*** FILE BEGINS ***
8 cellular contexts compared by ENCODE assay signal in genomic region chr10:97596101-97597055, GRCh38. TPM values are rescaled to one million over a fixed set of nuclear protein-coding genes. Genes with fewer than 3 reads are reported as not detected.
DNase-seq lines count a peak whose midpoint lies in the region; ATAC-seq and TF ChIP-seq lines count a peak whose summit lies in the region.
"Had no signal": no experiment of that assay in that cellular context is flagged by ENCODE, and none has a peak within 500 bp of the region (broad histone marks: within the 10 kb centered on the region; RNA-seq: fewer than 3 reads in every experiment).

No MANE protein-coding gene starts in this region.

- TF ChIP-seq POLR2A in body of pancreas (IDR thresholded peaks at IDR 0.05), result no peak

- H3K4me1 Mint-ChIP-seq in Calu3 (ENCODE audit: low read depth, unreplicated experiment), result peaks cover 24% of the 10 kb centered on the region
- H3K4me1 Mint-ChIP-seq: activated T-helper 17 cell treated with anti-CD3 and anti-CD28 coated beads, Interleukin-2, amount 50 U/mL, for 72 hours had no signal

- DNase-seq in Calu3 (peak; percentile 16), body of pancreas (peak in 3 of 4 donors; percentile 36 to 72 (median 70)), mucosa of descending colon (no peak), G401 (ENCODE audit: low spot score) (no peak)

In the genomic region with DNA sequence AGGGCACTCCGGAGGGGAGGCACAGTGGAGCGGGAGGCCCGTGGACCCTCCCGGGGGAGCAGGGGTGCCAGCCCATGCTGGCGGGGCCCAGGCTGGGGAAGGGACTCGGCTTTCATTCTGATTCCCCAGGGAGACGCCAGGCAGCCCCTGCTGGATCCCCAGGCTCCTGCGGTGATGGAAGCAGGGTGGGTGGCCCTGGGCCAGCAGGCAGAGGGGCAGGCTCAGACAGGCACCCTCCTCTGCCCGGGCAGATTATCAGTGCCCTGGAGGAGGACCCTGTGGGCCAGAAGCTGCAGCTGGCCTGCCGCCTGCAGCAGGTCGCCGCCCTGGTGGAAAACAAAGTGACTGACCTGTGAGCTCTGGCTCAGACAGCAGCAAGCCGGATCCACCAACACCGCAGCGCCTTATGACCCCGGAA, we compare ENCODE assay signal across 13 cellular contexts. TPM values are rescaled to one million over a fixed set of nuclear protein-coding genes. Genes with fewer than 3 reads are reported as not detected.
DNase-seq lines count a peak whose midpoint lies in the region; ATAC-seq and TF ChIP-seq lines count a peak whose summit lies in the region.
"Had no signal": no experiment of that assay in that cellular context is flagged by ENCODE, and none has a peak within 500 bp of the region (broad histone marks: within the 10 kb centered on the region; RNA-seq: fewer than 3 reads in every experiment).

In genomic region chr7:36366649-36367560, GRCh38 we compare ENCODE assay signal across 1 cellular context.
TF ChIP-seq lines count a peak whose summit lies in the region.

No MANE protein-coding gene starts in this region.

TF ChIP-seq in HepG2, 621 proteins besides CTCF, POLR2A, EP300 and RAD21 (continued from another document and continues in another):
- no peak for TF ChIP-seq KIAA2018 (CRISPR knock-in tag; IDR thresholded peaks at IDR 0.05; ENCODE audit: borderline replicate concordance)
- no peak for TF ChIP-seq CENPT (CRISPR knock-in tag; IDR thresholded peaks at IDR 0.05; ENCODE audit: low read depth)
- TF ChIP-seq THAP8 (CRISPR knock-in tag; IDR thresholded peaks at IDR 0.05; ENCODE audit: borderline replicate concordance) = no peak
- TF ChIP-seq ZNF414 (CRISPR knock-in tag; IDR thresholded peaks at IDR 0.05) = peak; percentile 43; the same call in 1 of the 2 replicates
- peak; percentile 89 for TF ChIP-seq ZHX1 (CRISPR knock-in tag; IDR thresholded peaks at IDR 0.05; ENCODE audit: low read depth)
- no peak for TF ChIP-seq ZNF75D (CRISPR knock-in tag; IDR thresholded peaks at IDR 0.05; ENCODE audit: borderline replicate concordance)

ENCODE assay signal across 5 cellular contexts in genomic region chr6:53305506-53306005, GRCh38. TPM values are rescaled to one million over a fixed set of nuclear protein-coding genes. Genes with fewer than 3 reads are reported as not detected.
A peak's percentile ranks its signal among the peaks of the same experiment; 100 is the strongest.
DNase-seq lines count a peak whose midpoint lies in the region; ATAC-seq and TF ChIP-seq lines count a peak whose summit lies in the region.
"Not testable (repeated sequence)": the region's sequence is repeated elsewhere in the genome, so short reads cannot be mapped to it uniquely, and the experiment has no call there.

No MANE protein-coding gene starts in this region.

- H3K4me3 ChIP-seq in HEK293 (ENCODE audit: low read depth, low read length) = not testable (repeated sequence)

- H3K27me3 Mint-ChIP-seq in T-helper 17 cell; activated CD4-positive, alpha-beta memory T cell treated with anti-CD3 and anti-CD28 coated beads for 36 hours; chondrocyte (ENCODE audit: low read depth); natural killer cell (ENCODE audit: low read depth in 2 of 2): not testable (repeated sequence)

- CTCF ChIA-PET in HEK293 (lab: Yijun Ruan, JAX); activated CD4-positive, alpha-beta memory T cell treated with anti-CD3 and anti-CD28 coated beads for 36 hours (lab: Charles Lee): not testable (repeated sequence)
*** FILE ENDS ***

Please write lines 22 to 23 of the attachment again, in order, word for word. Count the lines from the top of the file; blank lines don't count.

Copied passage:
ENCODE assay signal across 5 cellular contexts in genomic region chr6:53305506-53306005, GRCh38. TPM values are rescaled to one million over a fixed set of nuclear protein-coding genes. Genes with fewer than 3 reads are reported as not detected.
A peak's percentile ranks its signal among the peaks of the same experiment; 100 is the strongest.